In the May-June 1985 edition of Space Gamer (Issue No. 74), Jerry Epperson was more ambivalent, saying "The Palladium Role-Playing Game is a game that aspired to greatness but fell just a little short of the mark. With the advent of RuneQuest, The Fantasy Trip, and Lands of Adventure, Palladium is just a little out of step. GMs who are looking to add spice to their D&D games, or who really don't demand a great deal of realism from game mechanics, should by all means pick up Palladium. But if you're searching for the ultimate in 'realism' and innovative design . . . keep looking."[5]

In his 1990 book The Complete Guide to Role-Playing Games, game critic Rick Swan thought that this game was too similar to AD&D, noting that there were "no new systems, no new approaches, no new insights. The character classes ... aren't dramatically different from AD&D, nor are basic concepts such as alignment, experience points and saving throws." Swan allowed that the combat system was original but found it too complex. However, Swan found some of the game elements such as the magic system, religion, and fairy lore "informative and fun to read.", and thought they could be easily transferred to other fantasy RPGs. Swan concluded by giving the game a rating of 2.5 out of 4, saying, "I can't imagine many players preferring this to AD&D, RuneQuest or any other of the established fantasy games."[1]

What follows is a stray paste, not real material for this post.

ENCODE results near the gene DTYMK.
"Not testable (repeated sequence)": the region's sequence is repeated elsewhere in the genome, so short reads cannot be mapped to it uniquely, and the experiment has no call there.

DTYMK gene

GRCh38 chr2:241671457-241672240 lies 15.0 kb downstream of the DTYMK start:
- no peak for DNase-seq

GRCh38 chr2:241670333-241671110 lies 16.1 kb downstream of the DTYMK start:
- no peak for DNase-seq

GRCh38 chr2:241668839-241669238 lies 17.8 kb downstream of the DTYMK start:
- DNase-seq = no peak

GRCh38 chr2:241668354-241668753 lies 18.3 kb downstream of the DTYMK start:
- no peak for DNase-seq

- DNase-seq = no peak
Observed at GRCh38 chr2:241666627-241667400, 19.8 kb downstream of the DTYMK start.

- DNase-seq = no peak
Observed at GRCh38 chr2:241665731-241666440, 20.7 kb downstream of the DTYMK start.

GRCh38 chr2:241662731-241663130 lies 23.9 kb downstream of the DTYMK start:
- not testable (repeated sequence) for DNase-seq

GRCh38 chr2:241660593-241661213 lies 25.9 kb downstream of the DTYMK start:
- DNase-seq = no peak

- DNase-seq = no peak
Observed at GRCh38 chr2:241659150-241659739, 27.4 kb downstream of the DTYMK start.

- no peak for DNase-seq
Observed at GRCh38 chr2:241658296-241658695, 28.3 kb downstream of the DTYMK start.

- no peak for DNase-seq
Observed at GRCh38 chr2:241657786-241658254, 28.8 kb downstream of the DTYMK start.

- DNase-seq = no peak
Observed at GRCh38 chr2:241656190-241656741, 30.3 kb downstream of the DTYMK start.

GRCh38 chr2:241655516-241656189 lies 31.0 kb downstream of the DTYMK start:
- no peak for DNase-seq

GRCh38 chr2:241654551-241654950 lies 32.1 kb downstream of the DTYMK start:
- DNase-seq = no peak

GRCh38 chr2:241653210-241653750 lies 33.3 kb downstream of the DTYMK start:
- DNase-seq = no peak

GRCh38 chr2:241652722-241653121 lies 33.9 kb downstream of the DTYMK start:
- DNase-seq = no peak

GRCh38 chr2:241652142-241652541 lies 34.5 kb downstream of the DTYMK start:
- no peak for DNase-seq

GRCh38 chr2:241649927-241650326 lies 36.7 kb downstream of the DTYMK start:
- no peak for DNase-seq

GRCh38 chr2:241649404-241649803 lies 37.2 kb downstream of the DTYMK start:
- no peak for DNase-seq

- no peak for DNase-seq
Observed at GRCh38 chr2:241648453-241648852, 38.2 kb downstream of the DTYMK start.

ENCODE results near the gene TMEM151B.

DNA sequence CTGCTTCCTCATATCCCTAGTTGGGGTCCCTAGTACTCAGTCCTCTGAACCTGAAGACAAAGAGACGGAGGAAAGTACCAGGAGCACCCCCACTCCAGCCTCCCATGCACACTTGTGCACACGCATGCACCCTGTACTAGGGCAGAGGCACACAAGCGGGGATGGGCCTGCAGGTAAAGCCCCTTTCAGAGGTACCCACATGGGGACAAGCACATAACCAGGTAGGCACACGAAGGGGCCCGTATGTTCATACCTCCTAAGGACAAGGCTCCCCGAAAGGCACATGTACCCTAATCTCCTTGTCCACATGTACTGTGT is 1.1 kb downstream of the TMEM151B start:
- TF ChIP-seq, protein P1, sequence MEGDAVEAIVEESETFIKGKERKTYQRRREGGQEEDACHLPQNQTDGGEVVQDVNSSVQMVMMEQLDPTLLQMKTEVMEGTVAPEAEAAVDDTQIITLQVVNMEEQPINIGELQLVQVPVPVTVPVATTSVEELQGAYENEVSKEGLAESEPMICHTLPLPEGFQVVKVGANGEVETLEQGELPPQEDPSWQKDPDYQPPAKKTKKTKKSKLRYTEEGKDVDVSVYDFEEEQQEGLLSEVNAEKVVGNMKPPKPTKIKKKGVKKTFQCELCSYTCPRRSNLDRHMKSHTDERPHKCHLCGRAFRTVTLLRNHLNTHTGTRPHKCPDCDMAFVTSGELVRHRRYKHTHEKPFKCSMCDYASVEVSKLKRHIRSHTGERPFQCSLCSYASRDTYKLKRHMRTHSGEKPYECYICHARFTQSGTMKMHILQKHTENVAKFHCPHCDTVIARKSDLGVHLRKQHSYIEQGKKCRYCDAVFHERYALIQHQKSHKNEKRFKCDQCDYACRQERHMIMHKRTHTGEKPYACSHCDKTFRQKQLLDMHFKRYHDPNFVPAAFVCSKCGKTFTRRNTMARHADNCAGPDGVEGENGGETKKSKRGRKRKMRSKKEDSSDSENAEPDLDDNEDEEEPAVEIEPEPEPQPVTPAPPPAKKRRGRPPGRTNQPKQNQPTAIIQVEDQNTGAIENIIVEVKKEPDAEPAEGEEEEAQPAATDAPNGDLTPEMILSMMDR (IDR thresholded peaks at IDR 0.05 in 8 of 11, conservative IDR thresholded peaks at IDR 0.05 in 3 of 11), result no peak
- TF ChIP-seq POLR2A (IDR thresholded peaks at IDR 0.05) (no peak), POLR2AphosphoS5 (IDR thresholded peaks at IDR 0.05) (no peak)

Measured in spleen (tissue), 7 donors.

In Issue 127 of Dragon, Ken Rolston reviewed the regional adventure guide Adventures on the High Seas, published in 1987, and found much to his liking: "The Palladium fantasy campaign world is full of magic and monsters, just like FRP campaigns should be, and this pack contains a little bit of everything, from orcs and lost temples to pirates and crazed cult assassins... What it lacks in organization and sophistication it more than makes up for in enthusiasm and imagination."[6] Ten years later, in the December 1997 edition of Dragon (Issue 242), Rick Swan reviewed the second edition of Adventures on the High Seas, published in 1996, and called it "another winner." He rated the book 5 out of 6, saying, "The seafaring stuff [is] the best of its kind I’ve ever seen."[7]